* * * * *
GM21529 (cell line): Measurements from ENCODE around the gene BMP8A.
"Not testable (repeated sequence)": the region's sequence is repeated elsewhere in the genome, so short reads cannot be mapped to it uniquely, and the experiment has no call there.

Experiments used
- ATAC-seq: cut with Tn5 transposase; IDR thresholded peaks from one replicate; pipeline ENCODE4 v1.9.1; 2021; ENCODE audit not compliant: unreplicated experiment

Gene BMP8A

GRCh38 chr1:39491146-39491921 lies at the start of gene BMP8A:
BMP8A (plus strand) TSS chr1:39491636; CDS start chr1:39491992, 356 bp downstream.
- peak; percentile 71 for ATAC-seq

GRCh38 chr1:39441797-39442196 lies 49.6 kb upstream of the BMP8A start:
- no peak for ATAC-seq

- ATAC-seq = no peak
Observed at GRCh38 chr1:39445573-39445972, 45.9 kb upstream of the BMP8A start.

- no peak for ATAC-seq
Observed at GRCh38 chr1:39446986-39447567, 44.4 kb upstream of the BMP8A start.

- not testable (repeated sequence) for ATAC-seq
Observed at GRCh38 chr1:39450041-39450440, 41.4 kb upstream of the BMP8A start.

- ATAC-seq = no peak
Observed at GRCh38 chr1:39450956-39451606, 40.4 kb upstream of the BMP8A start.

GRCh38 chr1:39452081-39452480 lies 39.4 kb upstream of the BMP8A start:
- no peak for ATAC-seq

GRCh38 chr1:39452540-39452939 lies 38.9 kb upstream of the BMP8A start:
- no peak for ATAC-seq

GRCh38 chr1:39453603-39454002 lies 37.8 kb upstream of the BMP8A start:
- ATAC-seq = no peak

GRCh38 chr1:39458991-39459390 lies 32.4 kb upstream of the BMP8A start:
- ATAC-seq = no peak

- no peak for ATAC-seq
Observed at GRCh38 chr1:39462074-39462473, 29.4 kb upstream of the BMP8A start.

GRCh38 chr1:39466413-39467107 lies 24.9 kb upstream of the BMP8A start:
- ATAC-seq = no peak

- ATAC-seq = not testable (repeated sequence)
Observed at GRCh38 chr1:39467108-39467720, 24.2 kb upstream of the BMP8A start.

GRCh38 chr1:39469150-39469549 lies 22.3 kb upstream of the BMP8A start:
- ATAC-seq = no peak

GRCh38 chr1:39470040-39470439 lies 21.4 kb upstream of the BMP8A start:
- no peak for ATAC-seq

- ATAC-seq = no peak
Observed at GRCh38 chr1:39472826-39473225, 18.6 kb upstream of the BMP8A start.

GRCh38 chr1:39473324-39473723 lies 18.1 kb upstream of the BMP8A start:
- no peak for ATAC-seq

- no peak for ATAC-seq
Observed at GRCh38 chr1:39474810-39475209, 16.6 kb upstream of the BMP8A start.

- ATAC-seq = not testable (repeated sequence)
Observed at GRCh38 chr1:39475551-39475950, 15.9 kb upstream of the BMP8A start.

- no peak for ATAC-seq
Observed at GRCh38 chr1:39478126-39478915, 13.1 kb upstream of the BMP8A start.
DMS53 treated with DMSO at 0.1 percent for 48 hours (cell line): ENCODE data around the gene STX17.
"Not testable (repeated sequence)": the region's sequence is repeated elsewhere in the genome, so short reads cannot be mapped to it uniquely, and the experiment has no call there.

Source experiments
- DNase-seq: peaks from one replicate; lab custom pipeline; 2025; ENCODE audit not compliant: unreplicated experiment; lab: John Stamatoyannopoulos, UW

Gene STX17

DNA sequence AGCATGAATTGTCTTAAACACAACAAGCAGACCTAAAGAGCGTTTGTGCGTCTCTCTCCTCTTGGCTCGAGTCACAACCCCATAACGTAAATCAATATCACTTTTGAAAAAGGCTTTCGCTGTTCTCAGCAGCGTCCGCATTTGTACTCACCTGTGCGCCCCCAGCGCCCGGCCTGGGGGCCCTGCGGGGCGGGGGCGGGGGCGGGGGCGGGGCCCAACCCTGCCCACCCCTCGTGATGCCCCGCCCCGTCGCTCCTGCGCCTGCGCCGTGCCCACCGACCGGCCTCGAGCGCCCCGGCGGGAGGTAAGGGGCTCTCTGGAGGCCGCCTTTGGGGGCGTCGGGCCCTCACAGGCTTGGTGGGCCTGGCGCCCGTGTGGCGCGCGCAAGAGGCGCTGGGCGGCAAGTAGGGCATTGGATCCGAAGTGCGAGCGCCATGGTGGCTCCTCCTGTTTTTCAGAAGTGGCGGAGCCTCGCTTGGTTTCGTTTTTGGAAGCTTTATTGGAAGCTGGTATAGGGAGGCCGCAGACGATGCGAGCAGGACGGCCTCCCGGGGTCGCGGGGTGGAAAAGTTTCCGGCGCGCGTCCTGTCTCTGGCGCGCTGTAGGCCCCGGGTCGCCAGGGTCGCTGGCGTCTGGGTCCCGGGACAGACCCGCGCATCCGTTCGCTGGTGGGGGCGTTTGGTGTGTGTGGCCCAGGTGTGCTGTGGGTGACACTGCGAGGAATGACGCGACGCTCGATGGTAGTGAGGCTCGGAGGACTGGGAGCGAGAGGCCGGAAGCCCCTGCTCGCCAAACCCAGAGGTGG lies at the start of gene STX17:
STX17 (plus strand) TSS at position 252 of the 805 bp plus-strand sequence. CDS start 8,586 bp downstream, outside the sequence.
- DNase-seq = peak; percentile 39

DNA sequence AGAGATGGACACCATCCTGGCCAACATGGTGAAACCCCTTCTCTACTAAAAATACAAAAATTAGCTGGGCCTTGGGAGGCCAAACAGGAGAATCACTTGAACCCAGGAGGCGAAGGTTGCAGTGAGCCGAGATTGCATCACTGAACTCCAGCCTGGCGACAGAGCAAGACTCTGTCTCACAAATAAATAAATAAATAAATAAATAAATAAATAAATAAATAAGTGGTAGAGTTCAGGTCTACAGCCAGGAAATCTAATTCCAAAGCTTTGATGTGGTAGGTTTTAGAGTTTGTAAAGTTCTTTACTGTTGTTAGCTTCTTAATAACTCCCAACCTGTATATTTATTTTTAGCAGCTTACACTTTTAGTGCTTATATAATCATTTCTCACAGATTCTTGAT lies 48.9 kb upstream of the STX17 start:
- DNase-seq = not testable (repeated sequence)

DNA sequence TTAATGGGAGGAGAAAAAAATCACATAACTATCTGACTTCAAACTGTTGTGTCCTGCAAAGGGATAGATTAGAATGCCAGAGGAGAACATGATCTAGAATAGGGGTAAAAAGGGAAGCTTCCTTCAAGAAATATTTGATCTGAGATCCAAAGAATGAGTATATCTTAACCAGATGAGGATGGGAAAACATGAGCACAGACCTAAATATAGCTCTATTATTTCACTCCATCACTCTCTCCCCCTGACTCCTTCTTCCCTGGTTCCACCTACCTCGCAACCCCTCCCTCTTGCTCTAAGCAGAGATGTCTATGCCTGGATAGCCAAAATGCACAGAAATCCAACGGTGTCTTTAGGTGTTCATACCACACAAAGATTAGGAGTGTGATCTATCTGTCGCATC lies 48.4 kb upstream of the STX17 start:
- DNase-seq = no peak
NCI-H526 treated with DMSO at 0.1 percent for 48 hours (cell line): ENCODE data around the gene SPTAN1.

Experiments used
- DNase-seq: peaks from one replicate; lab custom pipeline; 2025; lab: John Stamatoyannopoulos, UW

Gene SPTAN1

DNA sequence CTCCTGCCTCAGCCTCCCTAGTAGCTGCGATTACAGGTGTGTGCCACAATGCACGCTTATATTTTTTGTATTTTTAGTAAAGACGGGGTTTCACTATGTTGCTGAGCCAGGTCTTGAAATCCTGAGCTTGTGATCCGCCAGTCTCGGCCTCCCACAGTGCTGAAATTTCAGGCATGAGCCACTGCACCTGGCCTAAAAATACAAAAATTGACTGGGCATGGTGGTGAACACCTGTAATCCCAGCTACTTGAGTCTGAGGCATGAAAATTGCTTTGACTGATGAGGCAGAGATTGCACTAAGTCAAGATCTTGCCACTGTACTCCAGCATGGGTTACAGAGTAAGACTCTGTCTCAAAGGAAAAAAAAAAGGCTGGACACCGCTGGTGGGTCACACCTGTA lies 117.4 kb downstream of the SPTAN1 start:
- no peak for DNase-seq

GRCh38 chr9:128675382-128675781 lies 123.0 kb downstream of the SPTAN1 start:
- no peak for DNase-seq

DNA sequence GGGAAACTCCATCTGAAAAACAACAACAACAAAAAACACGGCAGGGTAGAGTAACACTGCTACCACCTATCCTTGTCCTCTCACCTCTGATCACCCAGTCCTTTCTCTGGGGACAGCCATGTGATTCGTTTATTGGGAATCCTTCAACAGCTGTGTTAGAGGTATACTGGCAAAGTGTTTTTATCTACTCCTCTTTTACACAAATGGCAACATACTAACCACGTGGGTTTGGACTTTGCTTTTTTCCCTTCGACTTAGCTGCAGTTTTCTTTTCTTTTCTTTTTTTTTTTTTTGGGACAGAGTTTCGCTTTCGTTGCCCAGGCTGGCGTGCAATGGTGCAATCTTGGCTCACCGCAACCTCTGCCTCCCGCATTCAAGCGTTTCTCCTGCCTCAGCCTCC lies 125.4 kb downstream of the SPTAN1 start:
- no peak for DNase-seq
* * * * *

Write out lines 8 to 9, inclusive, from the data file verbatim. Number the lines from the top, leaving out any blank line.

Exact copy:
- peak; percentile 71 for ATAC-seq

GRCh38 chr1:39441797-39442196 lies 49.6 kb upstream of the BMP8A start: